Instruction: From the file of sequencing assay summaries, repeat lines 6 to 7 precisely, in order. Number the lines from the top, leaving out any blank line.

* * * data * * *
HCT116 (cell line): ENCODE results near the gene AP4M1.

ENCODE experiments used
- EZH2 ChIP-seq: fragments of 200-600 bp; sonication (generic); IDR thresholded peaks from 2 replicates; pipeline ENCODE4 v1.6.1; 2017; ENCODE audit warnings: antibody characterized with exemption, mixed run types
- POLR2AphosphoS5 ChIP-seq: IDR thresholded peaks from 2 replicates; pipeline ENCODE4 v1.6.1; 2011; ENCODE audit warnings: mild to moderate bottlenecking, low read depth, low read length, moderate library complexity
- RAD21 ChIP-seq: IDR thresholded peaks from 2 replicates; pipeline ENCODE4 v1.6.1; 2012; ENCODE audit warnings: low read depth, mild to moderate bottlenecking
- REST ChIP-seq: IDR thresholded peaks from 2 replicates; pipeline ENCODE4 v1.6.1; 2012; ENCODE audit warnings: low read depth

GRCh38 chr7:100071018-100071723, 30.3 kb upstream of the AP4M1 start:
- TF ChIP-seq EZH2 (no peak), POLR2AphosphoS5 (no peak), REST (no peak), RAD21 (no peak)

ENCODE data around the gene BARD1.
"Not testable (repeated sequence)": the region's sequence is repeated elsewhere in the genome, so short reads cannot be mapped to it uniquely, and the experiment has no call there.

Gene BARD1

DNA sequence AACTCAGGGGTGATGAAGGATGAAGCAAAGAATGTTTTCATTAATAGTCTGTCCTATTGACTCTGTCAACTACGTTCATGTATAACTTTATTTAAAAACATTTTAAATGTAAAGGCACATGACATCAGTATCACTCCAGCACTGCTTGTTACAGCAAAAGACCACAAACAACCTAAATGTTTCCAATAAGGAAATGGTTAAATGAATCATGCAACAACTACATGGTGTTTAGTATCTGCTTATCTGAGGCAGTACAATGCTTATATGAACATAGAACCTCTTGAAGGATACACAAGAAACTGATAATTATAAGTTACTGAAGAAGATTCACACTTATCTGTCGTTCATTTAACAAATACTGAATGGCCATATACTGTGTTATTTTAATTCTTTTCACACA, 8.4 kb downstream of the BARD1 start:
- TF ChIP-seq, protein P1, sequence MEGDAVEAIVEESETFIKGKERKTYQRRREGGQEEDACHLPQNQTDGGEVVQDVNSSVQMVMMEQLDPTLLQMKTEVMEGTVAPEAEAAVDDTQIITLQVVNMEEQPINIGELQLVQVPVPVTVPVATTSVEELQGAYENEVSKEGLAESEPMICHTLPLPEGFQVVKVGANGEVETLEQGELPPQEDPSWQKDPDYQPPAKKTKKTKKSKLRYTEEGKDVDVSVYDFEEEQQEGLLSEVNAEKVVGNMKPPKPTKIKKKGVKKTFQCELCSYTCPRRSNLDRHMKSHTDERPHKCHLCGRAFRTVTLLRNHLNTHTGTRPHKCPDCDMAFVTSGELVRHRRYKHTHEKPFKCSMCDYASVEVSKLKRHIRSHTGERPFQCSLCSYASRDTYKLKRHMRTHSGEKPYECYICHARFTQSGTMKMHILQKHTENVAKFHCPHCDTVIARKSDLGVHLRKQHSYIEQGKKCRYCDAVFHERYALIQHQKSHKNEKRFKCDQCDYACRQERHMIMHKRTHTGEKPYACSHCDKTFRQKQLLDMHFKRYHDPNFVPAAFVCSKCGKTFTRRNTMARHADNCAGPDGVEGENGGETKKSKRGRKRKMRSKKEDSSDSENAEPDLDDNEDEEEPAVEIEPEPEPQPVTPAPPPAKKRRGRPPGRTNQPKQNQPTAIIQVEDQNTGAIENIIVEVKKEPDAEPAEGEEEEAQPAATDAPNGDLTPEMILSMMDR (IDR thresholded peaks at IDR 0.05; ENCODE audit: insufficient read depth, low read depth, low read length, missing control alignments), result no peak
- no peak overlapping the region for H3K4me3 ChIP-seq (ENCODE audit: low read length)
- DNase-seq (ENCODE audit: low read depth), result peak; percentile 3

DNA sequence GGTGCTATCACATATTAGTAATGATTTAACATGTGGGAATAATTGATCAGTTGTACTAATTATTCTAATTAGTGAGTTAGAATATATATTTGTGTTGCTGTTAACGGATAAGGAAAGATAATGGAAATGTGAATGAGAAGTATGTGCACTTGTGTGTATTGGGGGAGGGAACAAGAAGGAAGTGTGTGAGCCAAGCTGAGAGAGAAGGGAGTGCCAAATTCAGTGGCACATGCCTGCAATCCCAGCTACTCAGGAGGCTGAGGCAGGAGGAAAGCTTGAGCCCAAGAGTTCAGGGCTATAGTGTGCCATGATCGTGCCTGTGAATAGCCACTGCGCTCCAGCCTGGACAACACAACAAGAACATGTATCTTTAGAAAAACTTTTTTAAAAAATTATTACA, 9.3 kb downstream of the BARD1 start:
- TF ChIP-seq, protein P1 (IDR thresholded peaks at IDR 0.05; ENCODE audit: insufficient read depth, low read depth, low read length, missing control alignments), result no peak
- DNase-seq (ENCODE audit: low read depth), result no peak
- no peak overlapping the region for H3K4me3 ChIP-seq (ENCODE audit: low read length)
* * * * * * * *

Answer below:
- REST ChIP-seq: IDR thresholded peaks from 2 replicates; pipeline ENCODE4 v1.6.1; 2012; ENCODE audit warnings: low read depth

GRCh38 chr7:100071018-100071723, 30.3 kb upstream of the AP4M1 start: